Ext JS 5 – an Introduction

In this article by Carlos A. Méndez, the author of the book Learning Ext JS - Fourth Edition, we will see some of the important features in Ext JS.

When learning a new technology such as Ext JS, some developers face a hard time to begin with, so this article will cover up certain important points that have been included in the recent version of Ext JS. We will be referencing certain online documentations, blogs and forums looking for answers, trying to figure out how the library and all the components work together. Even though there are tutorials in the official learning center, it would be great to have a guide to learn the library from the basics to a more advanced level.

Ext JS is a state-of-the-art framework to create Rich Internet Applications (RIAs). The framework allows us to create cross-browser applications with a powerful set of components and widgets. The idea behind the framework is to create user-friendly applications in rapid development cycles, facilitate teamwork (MVC or MVVM), and also have a long-term maintainability.

Ext JS is not just a library of widgets anymore; the brand new version is a framework full of new exciting features for us to play with. Some of these features are the new class system, the loader, the new application package, which defines a standard way to code our applications, and much more awesome stuff.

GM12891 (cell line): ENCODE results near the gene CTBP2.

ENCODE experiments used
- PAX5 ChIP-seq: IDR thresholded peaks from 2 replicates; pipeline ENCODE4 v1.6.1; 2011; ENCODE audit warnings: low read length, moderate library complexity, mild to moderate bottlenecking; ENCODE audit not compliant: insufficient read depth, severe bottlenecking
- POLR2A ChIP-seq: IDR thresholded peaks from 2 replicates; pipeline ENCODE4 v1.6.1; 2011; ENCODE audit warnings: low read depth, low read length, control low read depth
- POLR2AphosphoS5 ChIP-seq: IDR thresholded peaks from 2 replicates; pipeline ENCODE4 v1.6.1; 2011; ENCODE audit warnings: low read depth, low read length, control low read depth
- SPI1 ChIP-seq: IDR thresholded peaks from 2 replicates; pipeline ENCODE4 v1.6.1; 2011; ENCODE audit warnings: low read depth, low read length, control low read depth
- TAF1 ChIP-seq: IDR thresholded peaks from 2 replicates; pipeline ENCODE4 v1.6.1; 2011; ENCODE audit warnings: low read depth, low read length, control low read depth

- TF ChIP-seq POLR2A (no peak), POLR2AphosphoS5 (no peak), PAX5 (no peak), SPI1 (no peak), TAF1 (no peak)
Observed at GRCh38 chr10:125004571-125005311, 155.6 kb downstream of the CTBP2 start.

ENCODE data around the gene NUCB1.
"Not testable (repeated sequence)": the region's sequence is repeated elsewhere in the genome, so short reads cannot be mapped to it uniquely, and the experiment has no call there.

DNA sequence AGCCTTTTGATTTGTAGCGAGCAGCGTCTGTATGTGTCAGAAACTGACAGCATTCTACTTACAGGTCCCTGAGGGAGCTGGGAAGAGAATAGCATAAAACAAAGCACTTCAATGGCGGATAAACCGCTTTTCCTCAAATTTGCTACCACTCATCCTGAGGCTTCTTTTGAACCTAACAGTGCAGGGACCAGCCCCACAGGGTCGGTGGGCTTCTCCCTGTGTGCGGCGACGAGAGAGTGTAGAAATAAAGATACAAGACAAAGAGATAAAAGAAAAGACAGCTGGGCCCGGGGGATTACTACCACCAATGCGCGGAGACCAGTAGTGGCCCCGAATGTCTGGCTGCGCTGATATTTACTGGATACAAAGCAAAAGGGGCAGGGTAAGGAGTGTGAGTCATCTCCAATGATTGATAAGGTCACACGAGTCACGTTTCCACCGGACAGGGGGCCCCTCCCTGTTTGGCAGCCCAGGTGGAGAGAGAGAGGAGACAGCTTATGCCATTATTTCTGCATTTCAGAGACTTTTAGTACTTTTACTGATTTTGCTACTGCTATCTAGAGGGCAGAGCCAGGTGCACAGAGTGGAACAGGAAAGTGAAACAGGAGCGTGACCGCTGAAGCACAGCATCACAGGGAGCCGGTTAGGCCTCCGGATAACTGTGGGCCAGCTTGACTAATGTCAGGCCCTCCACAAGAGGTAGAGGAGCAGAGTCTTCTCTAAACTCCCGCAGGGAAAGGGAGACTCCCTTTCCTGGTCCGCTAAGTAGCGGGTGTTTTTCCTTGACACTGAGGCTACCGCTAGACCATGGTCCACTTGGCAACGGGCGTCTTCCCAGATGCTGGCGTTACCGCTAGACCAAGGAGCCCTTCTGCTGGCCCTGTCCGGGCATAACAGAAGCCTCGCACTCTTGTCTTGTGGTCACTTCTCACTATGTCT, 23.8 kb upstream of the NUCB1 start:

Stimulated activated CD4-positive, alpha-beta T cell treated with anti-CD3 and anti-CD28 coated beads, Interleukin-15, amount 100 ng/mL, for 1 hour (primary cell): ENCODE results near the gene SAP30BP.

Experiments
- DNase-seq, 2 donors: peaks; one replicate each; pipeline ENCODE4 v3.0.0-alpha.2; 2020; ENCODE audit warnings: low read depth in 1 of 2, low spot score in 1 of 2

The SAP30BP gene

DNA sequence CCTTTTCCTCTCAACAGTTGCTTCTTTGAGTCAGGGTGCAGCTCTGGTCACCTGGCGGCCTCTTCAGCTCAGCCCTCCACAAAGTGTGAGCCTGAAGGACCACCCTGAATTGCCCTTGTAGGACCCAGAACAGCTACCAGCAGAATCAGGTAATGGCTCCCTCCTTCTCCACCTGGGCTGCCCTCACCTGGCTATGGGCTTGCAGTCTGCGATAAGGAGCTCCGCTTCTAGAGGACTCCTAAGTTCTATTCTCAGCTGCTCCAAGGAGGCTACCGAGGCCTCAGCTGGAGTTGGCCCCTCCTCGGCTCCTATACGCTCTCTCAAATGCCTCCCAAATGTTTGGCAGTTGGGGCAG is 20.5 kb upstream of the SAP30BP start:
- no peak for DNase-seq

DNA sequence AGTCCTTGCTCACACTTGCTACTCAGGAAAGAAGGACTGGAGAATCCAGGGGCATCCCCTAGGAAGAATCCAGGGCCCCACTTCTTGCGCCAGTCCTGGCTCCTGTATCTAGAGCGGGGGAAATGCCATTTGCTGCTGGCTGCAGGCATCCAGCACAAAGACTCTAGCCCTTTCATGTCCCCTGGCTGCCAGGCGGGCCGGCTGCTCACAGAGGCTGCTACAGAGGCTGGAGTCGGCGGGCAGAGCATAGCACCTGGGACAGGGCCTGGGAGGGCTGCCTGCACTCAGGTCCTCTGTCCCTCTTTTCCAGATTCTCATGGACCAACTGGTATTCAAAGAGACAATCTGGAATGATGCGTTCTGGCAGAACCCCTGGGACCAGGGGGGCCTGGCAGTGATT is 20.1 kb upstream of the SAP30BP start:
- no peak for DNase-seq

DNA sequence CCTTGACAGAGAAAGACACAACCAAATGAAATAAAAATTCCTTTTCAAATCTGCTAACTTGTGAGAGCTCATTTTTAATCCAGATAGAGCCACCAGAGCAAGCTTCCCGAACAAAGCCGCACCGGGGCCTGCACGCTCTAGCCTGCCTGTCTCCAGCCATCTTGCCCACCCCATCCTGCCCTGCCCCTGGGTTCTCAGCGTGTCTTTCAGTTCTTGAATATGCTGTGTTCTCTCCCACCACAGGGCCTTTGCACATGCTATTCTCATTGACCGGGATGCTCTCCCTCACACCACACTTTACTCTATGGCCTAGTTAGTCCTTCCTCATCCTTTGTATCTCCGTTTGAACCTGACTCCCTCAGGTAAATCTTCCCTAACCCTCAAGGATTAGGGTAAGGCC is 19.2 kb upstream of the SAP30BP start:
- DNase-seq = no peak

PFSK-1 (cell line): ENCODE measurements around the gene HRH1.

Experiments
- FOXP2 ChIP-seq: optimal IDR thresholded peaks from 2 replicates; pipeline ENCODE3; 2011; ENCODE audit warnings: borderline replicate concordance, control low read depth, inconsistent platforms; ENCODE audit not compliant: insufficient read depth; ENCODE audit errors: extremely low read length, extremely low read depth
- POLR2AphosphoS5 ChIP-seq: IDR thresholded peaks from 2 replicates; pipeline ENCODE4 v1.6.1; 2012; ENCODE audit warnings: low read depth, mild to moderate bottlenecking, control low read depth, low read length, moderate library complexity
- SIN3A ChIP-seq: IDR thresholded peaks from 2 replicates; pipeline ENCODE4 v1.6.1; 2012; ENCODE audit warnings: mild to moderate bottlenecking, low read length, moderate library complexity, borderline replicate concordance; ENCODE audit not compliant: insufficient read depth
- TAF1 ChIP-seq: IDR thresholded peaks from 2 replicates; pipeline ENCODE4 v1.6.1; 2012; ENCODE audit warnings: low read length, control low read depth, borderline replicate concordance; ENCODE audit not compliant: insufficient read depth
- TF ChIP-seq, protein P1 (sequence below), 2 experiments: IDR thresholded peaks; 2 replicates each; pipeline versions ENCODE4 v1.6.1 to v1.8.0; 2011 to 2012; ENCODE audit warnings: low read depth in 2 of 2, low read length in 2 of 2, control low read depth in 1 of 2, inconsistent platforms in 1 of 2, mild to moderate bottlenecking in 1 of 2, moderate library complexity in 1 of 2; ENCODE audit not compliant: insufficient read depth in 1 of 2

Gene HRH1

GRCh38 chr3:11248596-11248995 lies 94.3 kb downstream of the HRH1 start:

The company behind the Ext JS library is Sencha Inc. They work on great products that are based on web standards. Some of the most famous products that Sencha also have are Sencha Touch and Sencha Architect.

In this article, we will cover some of the basic concepts of the framework of version 5 and take a look at some of the new features in Ext JS 5.

(For more resources related to this topic, see here.)

Considering Ext JS for your next project

Ext JS is a great library to create RIAs that require a lot of interactivity with the user. If you need complex components to manage your information, then Ext is your best option because it contains a lot of widgets such as the grid, forms, trees, panels, and a great data package and class system.

Ext JS is best suited for enterprise or intranet applications; it's a great tool to develop an entire CRM or ERP software solution. One of the more appealing examples is the Desktop sample (http://dev.sencha.com/ext/5.1.0/examples/desktop/index.html). It really looks and feels like a native application running in the browser. In some cases, this is an advantage because the users already know how to interact with the components and we can improve the user experience.

Ext JS 5 came out with a great tool to create themes and templates in a very simple way. The framework for creating themes is built on top of Compass and Sass, so we can modify some variables and properties and in a few minutes we can have a custom template for our Ext JS applications. If we want something more complex or unique, we can modify the original template to suit our needs. This might be more time-consuming depending on our experience with Compass and Sass.

Compass and Sass are extensions for CSS. We can use expressions, conditions, variables, mixins, and many more awesome things to generate well-formatted CSS. You can learn more about Compass on their website at http://compass-style.org/.